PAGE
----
Finding its path to me unexpectedly clear, the Shadow lunges forward, eager to finish me off. Then it pauses. It doesn't glance back-as I noted earlier, it doesn't have a face-but it's somehow analysing Beranabus. There's a brief moment of consideration-can it kill me and steal the power of the Kah-Gash before Beranabus breaks the stone?

The Shadow decides the odds are against it and reverses direction, launching itself at the transformed magician. It catches him just before he reaches the lodestone. The pair spin past. Beranabus roars with frustration as he shoots beyond his target. The Shadow whips him with its tentacles. Deep cuts open across his arms and legs, and many of the protective scales on his chest and back shatter under the force of the blows.

Just before they fly out of striking distance of the lodestone, Beranabus's tail twitches. The tip catches a notch in the stone and Beranabus jerks to a halt. The Shadow loses its grip and ends up in a heap. It's back on its tentacles within seconds but Beranabus has already jerked himself within reach of the lodestone.

He grabs the stone with his massive hands and exerts great pressure, trying to snap it in half. There's a cracking sound and a split forms in the uppermost tip of the rock. But then it holds and although Beranabus strains harder, it doesn't divide any further.

The Shadow hurls itself at Beranabus and lands on his back. Tendrils jab at him from all directions, destroying his scaly armour, penetrating the flesh beneath. One of his grey eyes pops. Several of his fangs are ripped from his jaw. Blood flies from him in jets and fountains.

Beranabus howls with agony, but otherwise ignores the assault and focuses on the lodestone. He's still trying to tear it in two. The stone is pulsing. The split at the top increases a few centimetres. The gap's just wide enough for Beranabus to jam his unnaturally large fingers into it. Snapping at the Shadow with the remains of his fangs, he transfers his grip to the crack, gets the tips of all his fingers inside and tugs.

There's a creaking sound, then a snapping noise, and the stone splits down the middle to about a third of the way from the top. Beranabus yells with triumph, wraps both arms around the severed chunk of rock and rips it free of the lodestone, tossing it to the floor as an oversized ball of waste.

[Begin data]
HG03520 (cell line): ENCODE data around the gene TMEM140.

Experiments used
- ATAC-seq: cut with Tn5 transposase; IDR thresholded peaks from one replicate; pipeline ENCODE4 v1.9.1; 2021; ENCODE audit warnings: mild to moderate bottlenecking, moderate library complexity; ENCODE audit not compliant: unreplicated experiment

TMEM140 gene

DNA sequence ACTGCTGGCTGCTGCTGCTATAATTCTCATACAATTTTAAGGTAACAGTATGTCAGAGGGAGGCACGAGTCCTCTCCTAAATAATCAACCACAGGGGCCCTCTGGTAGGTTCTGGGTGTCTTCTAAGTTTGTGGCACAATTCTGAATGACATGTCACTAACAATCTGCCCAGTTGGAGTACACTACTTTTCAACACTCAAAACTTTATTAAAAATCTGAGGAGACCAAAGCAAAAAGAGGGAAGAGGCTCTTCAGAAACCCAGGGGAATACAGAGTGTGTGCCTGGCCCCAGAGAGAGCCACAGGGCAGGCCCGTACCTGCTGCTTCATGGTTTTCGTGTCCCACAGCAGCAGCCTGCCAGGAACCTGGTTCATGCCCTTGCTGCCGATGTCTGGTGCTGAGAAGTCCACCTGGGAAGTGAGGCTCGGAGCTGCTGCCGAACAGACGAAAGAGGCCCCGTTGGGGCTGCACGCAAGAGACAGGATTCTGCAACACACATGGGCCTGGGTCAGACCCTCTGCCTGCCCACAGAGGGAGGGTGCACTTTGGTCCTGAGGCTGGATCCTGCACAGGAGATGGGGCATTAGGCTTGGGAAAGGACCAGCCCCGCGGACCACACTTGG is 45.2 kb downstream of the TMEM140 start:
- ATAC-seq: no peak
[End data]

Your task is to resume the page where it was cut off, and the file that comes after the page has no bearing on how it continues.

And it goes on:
The Shadow screeches and scuttles after the rock, perhaps hoping to reattach it. I quickly unleash my power and send the piece of stone shooting across the hold. It smashes into the side of the ship and explodes in a cascade of pebbly splinters.

Beranabus roars with ghastly, demonic laughter and bites into one of the Shadow's tentacles. As he rips it off, another tendril strikes the side of his head and slices through to his brain. The triumph that had blossomed within me vanishes instantly.

"Bran!" I scream and dart towards him. Dervish holds me back.

The Shadow strikes repeatedly at Beranabus in a tempestuous rage. It gouges great chunks of flesh from his chest and stomach. Scraps of lung, slivers of a heart and other internal organs splatter the broken lodestone. Then, in a childish sulk, the Shadow tosses him aside like an old doll it's finished playing with.

The demonic beast that Beranabus has become rolls over several times before coming to a rest near the side of the hull. Again I try to race to his aid, but Dervish has a firm hold and doesn't let go even when I bite him.

Beranabus raises his huge, transformed, scaly head. He glances at the Shadow and the lodestone with his one bulbous grey eye and grins. Then his head swivels and he looks for me. When he finds me struggling with Dervish, his grin softens and I see a trace of the Beranabus I knew in the expression. I also see the boy he once was-scatterbrained Bran. He smiles at me foolishly, the way Bran used to, and gurgles something. I think he's trying to say, "Flower."

Then the grey light in his eye dims and extinguishes. The smile turns into a tired sneer. He coughs up yellow blood and tries to drag himself forward. But the strength drains from his arms. His body sags. A jagged breath dances from his lips and his head drops. By the time his forehead connects with the cold steel floor of the hold, the three thousand year old legend is part of this world no more.

Leave a comment

We will not publish your email address. Required fields are marked*